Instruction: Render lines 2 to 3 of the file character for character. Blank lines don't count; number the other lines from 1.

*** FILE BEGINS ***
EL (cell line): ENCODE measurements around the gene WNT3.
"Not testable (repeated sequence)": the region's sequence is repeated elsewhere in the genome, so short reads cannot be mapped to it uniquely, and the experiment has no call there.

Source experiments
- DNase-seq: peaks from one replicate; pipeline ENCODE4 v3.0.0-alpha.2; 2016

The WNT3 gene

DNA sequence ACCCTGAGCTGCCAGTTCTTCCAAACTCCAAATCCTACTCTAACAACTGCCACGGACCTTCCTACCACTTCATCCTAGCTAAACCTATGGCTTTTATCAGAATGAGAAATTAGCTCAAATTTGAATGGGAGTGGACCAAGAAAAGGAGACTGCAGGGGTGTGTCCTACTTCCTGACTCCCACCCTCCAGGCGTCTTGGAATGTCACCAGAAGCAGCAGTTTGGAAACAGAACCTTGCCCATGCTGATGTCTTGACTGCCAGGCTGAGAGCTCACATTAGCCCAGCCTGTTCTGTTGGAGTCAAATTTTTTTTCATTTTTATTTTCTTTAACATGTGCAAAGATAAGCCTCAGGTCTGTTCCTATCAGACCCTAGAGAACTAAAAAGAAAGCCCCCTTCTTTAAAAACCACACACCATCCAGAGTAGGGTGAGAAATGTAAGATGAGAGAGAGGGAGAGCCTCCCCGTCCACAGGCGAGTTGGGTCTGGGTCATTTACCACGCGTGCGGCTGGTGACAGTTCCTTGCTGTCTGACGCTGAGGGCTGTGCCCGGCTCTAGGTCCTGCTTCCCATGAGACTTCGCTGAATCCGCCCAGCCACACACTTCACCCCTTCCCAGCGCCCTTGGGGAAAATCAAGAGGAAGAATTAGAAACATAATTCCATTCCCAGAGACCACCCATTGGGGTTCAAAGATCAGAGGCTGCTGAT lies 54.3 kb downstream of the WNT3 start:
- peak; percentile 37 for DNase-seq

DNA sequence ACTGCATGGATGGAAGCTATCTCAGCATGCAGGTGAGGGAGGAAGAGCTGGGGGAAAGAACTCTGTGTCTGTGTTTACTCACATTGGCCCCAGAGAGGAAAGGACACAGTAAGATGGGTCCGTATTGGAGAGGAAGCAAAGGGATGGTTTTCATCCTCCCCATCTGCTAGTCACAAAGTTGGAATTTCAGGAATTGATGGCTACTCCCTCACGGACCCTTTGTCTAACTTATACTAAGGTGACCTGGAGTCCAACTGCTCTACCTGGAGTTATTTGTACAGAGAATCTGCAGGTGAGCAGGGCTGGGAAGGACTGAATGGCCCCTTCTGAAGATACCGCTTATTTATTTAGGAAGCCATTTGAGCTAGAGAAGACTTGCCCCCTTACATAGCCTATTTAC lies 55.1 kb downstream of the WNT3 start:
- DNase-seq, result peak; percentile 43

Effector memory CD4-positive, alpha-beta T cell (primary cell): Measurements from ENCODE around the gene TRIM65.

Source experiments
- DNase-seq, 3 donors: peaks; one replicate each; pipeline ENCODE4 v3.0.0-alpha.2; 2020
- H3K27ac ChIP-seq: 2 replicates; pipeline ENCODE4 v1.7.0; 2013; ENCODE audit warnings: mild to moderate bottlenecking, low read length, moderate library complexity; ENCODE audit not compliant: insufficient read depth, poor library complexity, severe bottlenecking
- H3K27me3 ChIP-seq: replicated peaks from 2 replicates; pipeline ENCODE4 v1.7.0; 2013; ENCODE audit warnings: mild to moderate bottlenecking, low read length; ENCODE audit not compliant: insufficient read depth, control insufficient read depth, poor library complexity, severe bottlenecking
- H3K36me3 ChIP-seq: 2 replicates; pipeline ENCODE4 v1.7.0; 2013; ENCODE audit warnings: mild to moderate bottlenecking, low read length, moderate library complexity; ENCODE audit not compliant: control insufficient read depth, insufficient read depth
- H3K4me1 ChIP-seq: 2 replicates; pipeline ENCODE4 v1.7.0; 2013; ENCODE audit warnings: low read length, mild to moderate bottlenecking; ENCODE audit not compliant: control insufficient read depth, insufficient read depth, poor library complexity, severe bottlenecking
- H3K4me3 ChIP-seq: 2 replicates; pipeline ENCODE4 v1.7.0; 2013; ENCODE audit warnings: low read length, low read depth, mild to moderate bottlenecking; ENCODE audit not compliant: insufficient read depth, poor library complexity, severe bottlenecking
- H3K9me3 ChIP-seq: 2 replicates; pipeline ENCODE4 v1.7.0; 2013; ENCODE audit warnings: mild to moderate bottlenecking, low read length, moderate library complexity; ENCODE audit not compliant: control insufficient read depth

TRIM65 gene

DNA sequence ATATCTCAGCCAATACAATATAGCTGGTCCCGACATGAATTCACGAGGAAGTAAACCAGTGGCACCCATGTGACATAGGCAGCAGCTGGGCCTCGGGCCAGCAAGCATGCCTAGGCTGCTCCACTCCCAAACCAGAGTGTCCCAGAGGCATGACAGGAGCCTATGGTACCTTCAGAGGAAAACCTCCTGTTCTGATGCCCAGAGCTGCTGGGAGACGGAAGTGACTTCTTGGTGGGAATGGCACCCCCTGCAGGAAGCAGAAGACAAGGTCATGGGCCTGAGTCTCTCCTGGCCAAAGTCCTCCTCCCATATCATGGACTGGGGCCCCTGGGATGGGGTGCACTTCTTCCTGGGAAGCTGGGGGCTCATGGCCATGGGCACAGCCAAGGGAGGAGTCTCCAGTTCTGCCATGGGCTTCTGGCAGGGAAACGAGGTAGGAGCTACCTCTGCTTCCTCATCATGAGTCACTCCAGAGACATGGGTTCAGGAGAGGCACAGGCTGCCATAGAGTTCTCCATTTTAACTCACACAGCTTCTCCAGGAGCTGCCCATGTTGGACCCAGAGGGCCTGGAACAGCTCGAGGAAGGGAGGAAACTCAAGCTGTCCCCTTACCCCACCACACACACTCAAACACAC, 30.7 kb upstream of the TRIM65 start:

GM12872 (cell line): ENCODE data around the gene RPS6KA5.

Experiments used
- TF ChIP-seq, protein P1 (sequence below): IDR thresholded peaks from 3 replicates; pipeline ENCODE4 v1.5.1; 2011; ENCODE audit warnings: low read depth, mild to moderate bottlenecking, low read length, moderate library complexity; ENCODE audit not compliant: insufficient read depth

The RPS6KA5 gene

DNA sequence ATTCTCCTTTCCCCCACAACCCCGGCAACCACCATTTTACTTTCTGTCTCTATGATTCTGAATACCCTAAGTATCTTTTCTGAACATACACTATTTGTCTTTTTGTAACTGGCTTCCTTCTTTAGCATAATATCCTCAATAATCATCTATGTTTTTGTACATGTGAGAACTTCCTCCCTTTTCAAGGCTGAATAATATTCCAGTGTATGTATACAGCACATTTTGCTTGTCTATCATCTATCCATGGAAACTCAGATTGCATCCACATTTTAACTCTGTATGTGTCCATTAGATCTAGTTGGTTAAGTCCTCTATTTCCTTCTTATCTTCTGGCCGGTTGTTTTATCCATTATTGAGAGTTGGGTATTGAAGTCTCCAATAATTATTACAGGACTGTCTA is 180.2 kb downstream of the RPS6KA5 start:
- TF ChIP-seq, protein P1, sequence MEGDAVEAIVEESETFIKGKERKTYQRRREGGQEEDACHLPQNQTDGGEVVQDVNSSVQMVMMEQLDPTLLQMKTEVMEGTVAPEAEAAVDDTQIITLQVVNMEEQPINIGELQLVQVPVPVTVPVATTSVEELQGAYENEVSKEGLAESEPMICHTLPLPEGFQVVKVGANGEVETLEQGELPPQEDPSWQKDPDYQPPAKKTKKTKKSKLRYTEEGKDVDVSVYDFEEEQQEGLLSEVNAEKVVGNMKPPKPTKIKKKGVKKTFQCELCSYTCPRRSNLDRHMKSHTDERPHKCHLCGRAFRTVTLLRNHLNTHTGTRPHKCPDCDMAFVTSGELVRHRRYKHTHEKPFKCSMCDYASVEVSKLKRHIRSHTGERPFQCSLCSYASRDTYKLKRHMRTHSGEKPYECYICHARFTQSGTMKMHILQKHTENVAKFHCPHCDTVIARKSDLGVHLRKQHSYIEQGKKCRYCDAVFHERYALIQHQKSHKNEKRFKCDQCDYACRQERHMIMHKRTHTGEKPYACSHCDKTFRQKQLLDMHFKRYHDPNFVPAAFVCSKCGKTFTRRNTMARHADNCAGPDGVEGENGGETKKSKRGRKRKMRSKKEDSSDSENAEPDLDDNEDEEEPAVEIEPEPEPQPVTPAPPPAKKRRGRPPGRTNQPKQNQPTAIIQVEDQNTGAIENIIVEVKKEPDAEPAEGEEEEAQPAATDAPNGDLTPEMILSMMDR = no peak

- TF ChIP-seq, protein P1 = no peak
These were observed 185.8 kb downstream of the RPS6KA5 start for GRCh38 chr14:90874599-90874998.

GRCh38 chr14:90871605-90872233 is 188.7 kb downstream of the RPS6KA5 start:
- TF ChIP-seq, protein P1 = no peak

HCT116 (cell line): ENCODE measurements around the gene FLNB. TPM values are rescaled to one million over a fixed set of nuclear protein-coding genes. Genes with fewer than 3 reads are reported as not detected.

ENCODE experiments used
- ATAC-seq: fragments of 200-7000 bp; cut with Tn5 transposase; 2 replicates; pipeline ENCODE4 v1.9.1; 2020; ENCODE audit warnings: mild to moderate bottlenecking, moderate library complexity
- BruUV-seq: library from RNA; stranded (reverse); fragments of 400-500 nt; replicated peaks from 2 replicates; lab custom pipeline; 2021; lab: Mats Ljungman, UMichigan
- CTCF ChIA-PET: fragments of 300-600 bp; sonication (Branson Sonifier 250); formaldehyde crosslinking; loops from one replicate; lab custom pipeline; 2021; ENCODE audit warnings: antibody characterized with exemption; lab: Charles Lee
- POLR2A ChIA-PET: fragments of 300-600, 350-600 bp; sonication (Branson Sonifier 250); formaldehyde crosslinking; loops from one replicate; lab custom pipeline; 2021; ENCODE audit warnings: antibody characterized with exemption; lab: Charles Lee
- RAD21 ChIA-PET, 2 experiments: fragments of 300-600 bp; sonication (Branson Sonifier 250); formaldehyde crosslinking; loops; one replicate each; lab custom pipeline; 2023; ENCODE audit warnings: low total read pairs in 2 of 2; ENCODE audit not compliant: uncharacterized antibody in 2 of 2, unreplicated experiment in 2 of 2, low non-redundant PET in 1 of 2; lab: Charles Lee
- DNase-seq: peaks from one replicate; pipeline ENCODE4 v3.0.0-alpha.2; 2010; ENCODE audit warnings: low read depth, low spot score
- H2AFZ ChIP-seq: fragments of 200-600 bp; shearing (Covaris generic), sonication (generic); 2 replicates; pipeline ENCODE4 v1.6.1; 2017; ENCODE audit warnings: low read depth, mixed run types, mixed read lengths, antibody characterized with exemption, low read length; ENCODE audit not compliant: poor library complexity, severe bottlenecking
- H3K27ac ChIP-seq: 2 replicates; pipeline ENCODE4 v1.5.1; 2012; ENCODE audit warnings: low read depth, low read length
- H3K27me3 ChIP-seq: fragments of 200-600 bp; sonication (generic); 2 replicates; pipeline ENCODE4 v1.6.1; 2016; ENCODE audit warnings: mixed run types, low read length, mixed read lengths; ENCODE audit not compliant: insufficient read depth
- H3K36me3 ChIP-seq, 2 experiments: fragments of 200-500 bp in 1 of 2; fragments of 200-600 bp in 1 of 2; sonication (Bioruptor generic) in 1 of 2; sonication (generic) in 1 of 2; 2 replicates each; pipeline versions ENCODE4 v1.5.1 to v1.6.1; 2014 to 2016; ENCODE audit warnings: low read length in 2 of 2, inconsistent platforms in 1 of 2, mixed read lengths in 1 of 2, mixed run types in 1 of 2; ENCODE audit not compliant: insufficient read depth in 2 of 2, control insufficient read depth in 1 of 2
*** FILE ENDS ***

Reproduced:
"Not testable (repeated sequence)": the region's sequence is repeated elsewhere in the genome, so short reads cannot be mapped to it uniquely, and the experiment has no call there.

Source experiments